“Winston Peters is headline hunting and grandstanding after doing nothing in cabinet for the past six months,” Seymour said. “If a new border protection force is ‘a major priority’ for Mr Peters, he should have said so in cabinet, maybe just once in the past six months.
“Once again, it is too little too late from a man who’s had his day.”
4.00pm: Early stage of level four lockdown ‘unlawful’
The first nine days of the nationwide level four lockdown were unlawful, but justified, according to a new court ruling.
The High Court has made a declaration that between March 26 and April 3 2020 the government’s requirement that New Zealanders stay at home and in their bubbles was illegal.
The Court states while the measure was a “necessary, reasonable and proportionate response” to the ongoing health crisis, the requirement was not mandated by law and was contrary to New Zealand’s bill of rights.
The ruling follows a judicial review proceeding initiated by lawyer Andrew Borrowdale, brought against the director general of health and attorney general, to determine the legality of the early stages of the lockdown. Other challenges in the court battle, including around the definition of “essential services”, were dismissed.
It’s not clear how many charges were laid against people during that illegal period, the court said, but it’s likely “that there would be few, if any, prosecutions affected”.
Attorney general responds to court ruling
The attorney general, David Parker, has described the high court decision, which ruled most of the orders as lawful, as “very satisfying”.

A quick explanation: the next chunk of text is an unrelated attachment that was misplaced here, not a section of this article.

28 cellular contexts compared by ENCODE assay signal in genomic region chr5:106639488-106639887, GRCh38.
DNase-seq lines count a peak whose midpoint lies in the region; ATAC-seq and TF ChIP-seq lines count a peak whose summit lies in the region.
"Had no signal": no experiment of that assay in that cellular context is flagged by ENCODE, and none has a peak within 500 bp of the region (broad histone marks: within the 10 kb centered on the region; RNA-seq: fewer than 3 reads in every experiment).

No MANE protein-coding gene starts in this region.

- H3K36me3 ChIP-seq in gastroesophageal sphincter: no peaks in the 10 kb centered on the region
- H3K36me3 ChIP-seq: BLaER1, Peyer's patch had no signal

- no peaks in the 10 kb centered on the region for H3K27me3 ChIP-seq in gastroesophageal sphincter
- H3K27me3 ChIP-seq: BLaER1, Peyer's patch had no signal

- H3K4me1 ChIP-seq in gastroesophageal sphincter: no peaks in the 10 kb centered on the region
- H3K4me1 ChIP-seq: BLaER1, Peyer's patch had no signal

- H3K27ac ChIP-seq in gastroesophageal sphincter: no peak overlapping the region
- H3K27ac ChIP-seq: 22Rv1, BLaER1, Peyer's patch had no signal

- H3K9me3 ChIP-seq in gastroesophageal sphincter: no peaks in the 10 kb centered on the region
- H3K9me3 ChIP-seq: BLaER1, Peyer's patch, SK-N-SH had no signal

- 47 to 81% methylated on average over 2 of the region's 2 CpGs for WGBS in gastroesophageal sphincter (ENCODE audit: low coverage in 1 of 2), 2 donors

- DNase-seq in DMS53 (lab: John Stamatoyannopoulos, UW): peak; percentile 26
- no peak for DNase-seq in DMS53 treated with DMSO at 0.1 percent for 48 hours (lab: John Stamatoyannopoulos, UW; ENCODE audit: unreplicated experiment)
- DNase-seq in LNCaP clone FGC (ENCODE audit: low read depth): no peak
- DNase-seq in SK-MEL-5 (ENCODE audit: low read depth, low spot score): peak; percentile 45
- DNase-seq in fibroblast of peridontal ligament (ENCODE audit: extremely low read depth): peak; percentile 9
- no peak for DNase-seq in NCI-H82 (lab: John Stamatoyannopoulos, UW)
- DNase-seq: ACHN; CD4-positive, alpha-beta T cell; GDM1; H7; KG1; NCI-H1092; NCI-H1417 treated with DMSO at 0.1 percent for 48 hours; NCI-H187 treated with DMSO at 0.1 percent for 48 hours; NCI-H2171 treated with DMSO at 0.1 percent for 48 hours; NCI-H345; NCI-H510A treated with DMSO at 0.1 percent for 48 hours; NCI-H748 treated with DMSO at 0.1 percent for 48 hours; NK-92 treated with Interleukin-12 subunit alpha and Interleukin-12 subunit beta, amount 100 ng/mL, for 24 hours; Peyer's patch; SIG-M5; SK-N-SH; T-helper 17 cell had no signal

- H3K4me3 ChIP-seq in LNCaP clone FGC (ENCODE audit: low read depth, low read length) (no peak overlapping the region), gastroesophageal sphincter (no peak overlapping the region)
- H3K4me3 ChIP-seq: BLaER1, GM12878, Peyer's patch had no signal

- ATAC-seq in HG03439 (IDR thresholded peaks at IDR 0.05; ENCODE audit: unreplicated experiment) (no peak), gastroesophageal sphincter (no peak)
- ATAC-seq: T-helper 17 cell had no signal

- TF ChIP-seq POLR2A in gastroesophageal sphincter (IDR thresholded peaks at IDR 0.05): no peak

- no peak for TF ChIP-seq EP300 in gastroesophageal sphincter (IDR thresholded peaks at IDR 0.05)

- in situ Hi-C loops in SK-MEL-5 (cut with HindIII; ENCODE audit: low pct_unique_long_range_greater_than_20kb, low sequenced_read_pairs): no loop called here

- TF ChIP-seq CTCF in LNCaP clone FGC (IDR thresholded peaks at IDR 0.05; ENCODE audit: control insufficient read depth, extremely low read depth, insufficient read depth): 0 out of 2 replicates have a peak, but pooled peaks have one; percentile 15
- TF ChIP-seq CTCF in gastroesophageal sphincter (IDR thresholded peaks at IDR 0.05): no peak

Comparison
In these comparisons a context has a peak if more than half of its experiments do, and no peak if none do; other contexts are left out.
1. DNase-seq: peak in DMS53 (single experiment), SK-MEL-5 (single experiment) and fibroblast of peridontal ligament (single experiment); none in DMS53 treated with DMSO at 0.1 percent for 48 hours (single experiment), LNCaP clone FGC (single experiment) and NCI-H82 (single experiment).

On the ruling that the Bill of Rights had been breached in the first nine days of the level four lockdown, he noted in a statement: “Importantly, though, the court found that the requirement to stay home and in their bubbles was a necessary, reasonable and proportionate response to the Covid-19 crisis at that time.”
Parker said no decision has been reached yet on whether to appeal the decision.
3.30pm: Disgraced MP Hamish Walker breaks silence
Outgoing National MP Hamish Walker, who was embroiled in a scandal involving the release of Covid-19 patient information, has finally broken his silence. At the time, the Clutha-Southland MP said he leaked the information to expose weaknesses in the government’s data management system.
Today, on a local radio show, Walker said he was given “bad advice” that ultimately ended his political career.
Walker was given the Covid information by former National Party president Michelle Boag. However, Walker confirmed he was the one who sent it to media. He said he was not thrown under the bus by anyone.